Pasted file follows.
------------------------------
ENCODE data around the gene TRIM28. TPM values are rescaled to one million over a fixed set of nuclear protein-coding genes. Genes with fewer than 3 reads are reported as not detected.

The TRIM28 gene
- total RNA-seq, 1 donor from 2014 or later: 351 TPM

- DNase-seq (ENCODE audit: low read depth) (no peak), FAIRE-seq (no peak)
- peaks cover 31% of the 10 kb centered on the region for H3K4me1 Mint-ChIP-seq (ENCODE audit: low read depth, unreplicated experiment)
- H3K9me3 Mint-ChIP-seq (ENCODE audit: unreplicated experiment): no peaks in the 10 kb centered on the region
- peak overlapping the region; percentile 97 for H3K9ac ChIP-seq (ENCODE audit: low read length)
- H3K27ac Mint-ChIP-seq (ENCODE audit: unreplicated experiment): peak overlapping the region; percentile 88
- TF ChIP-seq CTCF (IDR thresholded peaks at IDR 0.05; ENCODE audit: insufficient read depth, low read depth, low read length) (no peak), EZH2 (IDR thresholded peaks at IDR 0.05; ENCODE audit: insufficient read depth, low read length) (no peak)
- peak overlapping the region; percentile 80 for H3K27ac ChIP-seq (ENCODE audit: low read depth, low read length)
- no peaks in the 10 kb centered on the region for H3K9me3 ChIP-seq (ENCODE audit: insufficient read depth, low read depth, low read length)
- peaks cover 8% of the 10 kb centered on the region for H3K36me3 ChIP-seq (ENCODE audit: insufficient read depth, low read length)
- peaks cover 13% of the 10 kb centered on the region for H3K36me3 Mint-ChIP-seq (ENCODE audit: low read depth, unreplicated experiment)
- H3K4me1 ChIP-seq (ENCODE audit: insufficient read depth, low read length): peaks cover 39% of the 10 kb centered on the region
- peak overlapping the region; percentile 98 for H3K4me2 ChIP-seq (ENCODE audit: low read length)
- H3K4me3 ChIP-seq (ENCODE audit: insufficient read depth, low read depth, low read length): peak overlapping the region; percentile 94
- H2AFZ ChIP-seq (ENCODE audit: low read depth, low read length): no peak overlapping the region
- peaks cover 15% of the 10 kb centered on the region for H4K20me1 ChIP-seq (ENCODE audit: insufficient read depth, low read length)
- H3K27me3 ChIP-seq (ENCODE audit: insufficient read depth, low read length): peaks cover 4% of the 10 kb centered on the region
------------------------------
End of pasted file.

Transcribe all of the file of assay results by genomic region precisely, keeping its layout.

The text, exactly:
ENCODE data around the gene TRIM28. TPM values are rescaled to one million over a fixed set of nuclear protein-coding genes. Genes with fewer than 3 reads are reported as not detected.

The TRIM28 gene
- total RNA-seq, 1 donor from 2014 or later: 351 TPM

- DNase-seq (ENCODE audit: low read depth) (no peak), FAIRE-seq (no peak)
- peaks cover 31% of the 10 kb centered on the region for H3K4me1 Mint-ChIP-seq (ENCODE audit: low read depth, unreplicated experiment)
- H3K9me3 Mint-ChIP-seq (ENCODE audit: unreplicated experiment): no peaks in the 10 kb centered on the region
- peak overlapping the region; percentile 97 for H3K9ac ChIP-seq (ENCODE audit: low read length)
- H3K27ac Mint-ChIP-seq (ENCODE audit: unreplicated experiment): peak overlapping the region; percentile 88
- TF ChIP-seq CTCF (IDR thresholded peaks at IDR 0.05; ENCODE audit: insufficient read depth, low read depth, low read length) (no peak), EZH2 (IDR thresholded peaks at IDR 0.05; ENCODE audit: insufficient read depth, low read length) (no peak)
- peak overlapping the region; percentile 80 for H3K27ac ChIP-seq (ENCODE audit: low read depth, low read length)
- no peaks in the 10 kb centered on the region for H3K9me3 ChIP-seq (ENCODE audit: insufficient read depth, low read depth, low read length)
- peaks cover 8% of the 10 kb centered on the region for H3K36me3 ChIP-seq (ENCODE audit: insufficient read depth, low read length)
- peaks cover 13% of the 10 kb centered on the region for H3K36me3 Mint-ChIP-seq (ENCODE audit: low read depth, unreplicated experiment)
- H3K4me1 ChIP-seq (ENCODE audit: insufficient read depth, low read length): peaks cover 39% of the 10 kb centered on the region
- peak overlapping the region; percentile 98 for H3K4me2 ChIP-seq (ENCODE audit: low read length)
- H3K4me3 ChIP-seq (ENCODE audit: insufficient read depth, low read depth, low read length): peak overlapping the region; percentile 94
- H2AFZ ChIP-seq (ENCODE audit: low read depth, low read length): no peak overlapping the region
- peaks cover 15% of the 10 kb centered on the region for H4K20me1 ChIP-seq (ENCODE audit: insufficient read depth, low read length)
- H3K27me3 ChIP-seq (ENCODE audit: insufficient read depth, low read length): peaks cover 4% of the 10 kb centered on the region